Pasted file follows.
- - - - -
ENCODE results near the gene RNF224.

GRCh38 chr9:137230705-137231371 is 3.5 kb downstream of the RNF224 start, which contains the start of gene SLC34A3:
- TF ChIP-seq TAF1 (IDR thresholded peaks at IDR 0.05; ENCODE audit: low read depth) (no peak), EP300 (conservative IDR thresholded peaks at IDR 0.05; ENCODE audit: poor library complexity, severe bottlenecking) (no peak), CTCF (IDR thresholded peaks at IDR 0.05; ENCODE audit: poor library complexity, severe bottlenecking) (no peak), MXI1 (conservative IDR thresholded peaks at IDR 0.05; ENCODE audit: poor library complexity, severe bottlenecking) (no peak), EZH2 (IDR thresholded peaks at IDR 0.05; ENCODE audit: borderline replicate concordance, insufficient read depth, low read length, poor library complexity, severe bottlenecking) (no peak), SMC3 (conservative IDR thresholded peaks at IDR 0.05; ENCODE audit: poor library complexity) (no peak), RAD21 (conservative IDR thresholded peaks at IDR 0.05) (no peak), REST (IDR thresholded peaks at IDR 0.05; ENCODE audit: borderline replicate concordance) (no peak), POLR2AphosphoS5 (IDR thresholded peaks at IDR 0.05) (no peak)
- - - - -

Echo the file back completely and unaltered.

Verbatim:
ENCODE results near the gene RNF224.

GRCh38 chr9:137230705-137231371 is 3.5 kb downstream of the RNF224 start, which contains the start of gene SLC34A3:
- TF ChIP-seq TAF1 (IDR thresholded peaks at IDR 0.05; ENCODE audit: low read depth) (no peak), EP300 (conservative IDR thresholded peaks at IDR 0.05; ENCODE audit: poor library complexity, severe bottlenecking) (no peak), CTCF (IDR thresholded peaks at IDR 0.05; ENCODE audit: poor library complexity, severe bottlenecking) (no peak), MXI1 (conservative IDR thresholded peaks at IDR 0.05; ENCODE audit: poor library complexity, severe bottlenecking) (no peak), EZH2 (IDR thresholded peaks at IDR 0.05; ENCODE audit: borderline replicate concordance, insufficient read depth, low read length, poor library complexity, severe bottlenecking) (no peak), SMC3 (conservative IDR thresholded peaks at IDR 0.05; ENCODE audit: poor library complexity) (no peak), RAD21 (conservative IDR thresholded peaks at IDR 0.05) (no peak), REST (IDR thresholded peaks at IDR 0.05; ENCODE audit: borderline replicate concordance) (no peak), POLR2AphosphoS5 (IDR thresholded peaks at IDR 0.05) (no peak)